With regard to Mr. McKechnie’s letter to the editor, his name is Ignaz, not Ignac, Semmelweis. He was not a microbiologist but a physician working in the obstetric wards in the mid 1800’s in Vienna. Austria. Many women died after childbirth due to puerperal fevers as doctors saw it as a badge of honor to move from patient to patient with blood & tissue on their hands & clothes without washing their hands. Dr. Semmelweis deduced that puerperal fever could be drastically reduced by requiring hand disinfection in obstetrical clinics. Despite various publications of results where hand washing reduced mortality to below 1%, Semmelweis’s observations conflicted with the established scientific & medical opinions of the time & his ideas were rejected by the medical community. He could offer no theoretical explanation for his findings of reduced mortality due to hand washing & some doctors were offended at the suggestion that they should wash their hands & mocked him for it. In 1865, the increasingly outspoken Semmelweis allegedly suffered a nervous breakdown & was committed to an asylum by his colleagues. In the asylum he was beaten by guards & died 14 days later from a gangrenous wound on his right hand, probably from the beating.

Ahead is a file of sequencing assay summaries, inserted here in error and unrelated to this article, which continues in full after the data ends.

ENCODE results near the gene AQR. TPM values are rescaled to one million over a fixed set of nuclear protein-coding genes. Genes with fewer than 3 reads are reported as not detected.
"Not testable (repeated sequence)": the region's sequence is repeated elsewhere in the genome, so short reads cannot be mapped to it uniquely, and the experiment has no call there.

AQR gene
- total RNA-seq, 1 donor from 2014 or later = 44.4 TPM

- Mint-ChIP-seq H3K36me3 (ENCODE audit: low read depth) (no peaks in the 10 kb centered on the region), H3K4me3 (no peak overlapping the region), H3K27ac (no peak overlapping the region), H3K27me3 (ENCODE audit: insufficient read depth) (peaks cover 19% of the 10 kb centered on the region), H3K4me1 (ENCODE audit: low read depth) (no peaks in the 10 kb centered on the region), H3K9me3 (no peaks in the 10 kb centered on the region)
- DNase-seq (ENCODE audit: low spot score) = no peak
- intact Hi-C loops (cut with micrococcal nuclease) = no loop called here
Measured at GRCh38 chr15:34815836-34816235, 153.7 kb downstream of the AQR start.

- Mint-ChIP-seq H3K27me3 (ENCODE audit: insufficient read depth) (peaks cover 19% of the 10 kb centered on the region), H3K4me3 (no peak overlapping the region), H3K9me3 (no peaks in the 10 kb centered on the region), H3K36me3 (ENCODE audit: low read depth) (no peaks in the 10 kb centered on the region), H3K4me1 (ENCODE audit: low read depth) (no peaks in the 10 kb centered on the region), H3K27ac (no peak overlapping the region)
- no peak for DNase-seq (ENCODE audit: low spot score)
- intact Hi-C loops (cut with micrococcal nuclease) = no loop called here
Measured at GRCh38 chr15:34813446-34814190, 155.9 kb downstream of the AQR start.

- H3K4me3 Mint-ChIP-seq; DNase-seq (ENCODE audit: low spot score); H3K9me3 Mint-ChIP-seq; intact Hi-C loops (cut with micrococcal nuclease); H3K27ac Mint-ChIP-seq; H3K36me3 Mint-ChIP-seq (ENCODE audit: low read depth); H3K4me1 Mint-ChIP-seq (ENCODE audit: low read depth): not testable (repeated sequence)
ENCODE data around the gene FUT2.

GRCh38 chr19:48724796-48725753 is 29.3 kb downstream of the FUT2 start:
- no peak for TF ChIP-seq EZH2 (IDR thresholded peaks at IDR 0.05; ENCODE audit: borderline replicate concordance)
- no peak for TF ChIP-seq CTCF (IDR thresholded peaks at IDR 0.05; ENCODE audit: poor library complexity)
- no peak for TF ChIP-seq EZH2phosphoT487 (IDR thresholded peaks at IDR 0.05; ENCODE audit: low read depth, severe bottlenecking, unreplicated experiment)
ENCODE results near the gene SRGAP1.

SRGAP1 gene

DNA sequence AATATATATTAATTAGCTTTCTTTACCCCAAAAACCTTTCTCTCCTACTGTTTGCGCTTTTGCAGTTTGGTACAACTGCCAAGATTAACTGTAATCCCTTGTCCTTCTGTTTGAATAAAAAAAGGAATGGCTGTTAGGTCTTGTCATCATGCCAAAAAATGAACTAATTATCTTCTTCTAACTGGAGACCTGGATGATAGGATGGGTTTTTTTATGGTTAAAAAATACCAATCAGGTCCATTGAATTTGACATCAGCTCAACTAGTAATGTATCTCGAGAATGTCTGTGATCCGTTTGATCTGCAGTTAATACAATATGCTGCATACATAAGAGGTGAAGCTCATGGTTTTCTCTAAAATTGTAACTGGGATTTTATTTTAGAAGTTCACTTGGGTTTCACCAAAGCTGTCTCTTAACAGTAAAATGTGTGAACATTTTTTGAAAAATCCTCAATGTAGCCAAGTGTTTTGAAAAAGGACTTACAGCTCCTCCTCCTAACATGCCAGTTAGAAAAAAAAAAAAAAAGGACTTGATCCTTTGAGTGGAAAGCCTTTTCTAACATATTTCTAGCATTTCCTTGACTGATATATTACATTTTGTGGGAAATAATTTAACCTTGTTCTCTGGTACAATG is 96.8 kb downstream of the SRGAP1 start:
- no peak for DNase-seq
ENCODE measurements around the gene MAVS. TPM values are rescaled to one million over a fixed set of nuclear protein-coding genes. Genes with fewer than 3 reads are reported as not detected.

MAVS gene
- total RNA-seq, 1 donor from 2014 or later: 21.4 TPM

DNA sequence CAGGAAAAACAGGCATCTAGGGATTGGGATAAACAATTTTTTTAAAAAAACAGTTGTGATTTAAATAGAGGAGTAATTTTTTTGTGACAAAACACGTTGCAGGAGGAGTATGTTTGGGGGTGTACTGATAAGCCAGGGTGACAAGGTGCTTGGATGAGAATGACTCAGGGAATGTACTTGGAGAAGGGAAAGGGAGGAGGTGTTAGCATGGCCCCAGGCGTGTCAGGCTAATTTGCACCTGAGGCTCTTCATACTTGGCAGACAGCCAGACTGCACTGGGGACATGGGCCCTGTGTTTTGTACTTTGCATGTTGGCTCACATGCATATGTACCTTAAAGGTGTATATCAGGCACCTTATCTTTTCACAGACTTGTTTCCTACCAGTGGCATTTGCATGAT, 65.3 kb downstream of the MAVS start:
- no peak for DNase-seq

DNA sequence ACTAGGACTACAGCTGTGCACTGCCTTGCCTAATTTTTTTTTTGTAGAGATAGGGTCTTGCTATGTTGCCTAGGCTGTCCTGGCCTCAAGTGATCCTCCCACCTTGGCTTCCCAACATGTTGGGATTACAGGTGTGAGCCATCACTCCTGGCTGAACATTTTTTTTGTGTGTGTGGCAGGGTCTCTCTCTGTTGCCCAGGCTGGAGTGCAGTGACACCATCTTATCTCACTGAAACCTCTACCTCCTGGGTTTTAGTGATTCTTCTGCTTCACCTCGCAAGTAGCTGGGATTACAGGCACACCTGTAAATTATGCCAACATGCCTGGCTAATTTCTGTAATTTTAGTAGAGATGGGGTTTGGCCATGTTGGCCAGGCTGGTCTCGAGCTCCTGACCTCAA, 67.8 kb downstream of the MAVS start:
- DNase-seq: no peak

Does any of this ring a similar bell to what is happening medically today? Mr. Milne’s subsequent letter to the editor makes some very good points that are ignored by the so-called scientific establishment. As the X-Files used to say, the truth is out there. Unfortunately, humans have to actually expend some energy to discover it which they, in most cases, aren’t willing to expend. This point is hammered home by David Byrne of The Talking Heads who so eloquently sings: same as it ever was, same as it ever was, same as it ever was!
Jim Cross, Quincy